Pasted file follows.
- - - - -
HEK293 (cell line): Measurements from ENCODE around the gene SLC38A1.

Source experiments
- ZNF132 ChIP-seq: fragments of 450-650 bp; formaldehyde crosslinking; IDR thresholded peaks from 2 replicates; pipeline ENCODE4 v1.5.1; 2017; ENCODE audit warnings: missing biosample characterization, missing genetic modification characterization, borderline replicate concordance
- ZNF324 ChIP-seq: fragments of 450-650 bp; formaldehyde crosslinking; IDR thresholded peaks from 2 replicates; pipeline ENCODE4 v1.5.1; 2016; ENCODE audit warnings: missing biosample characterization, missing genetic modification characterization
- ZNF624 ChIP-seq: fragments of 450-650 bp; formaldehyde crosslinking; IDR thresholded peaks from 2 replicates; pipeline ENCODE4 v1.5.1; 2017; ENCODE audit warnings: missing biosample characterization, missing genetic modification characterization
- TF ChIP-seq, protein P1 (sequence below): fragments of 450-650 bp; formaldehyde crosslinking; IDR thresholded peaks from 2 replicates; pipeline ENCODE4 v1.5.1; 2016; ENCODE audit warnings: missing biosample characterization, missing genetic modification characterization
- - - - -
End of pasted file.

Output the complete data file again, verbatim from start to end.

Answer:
HEK293 (cell line): Measurements from ENCODE around the gene SLC38A1.

Source experiments
- ZNF132 ChIP-seq: fragments of 450-650 bp; formaldehyde crosslinking; IDR thresholded peaks from 2 replicates; pipeline ENCODE4 v1.5.1; 2017; ENCODE audit warnings: missing biosample characterization, missing genetic modification characterization, borderline replicate concordance
- ZNF324 ChIP-seq: fragments of 450-650 bp; formaldehyde crosslinking; IDR thresholded peaks from 2 replicates; pipeline ENCODE4 v1.5.1; 2016; ENCODE audit warnings: missing biosample characterization, missing genetic modification characterization
- ZNF624 ChIP-seq: fragments of 450-650 bp; formaldehyde crosslinking; IDR thresholded peaks from 2 replicates; pipeline ENCODE4 v1.5.1; 2017; ENCODE audit warnings: missing biosample characterization, missing genetic modification characterization
- TF ChIP-seq, protein P1 (sequence below): fragments of 450-650 bp; formaldehyde crosslinking; IDR thresholded peaks from 2 replicates; pipeline ENCODE4 v1.5.1; 2016; ENCODE audit warnings: missing biosample characterization, missing genetic modification characterization